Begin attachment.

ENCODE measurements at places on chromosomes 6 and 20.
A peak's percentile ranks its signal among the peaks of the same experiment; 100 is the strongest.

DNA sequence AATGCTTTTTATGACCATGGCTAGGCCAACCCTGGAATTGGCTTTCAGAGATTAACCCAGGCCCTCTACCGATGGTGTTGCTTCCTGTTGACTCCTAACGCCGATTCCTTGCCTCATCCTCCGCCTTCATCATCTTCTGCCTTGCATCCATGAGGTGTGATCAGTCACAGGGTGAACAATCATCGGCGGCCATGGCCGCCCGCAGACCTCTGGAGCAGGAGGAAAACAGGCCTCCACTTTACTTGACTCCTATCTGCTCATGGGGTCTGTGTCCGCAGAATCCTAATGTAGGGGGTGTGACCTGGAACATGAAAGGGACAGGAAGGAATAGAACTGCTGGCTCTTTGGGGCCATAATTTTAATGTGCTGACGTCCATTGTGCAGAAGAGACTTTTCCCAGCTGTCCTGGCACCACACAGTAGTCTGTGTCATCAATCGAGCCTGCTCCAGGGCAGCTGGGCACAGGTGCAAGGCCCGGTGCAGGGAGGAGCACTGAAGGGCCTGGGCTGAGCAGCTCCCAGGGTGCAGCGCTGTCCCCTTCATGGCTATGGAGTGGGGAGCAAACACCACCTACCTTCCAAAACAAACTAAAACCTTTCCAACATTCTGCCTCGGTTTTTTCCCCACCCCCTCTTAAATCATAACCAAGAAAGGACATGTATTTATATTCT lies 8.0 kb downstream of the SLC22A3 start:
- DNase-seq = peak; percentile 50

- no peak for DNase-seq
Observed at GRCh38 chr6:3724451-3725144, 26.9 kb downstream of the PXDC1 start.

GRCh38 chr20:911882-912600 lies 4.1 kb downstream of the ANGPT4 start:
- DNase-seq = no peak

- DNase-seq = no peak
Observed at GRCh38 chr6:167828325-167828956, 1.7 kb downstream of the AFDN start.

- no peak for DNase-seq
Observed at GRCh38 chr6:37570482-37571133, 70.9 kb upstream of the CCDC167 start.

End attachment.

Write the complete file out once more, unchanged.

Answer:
ENCODE measurements at places on chromosomes 6 and 20.
A peak's percentile ranks its signal among the peaks of the same experiment; 100 is the strongest.

DNA sequence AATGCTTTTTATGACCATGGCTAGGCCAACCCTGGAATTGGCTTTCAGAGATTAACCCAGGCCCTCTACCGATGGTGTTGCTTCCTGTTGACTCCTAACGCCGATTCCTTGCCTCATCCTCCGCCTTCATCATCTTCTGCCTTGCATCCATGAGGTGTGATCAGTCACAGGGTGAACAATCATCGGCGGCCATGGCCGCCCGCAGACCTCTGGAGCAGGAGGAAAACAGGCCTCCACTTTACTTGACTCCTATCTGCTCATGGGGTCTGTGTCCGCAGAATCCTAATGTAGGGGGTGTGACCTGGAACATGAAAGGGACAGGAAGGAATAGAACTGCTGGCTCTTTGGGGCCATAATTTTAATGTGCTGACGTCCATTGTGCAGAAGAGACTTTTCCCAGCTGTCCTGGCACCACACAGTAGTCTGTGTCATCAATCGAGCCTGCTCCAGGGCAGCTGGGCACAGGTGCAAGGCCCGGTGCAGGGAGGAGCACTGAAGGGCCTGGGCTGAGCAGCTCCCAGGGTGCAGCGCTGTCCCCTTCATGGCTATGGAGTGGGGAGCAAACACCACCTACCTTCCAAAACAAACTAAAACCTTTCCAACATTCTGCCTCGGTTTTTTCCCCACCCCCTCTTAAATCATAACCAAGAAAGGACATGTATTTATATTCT lies 8.0 kb downstream of the SLC22A3 start:
- DNase-seq = peak; percentile 50

- no peak for DNase-seq
Observed at GRCh38 chr6:3724451-3725144, 26.9 kb downstream of the PXDC1 start.

GRCh38 chr20:911882-912600 lies 4.1 kb downstream of the ANGPT4 start:
- DNase-seq = no peak

- DNase-seq = no peak
Observed at GRCh38 chr6:167828325-167828956, 1.7 kb downstream of the AFDN start.

- no peak for DNase-seq
Observed at GRCh38 chr6:37570482-37571133, 70.9 kb upstream of the CCDC167 start.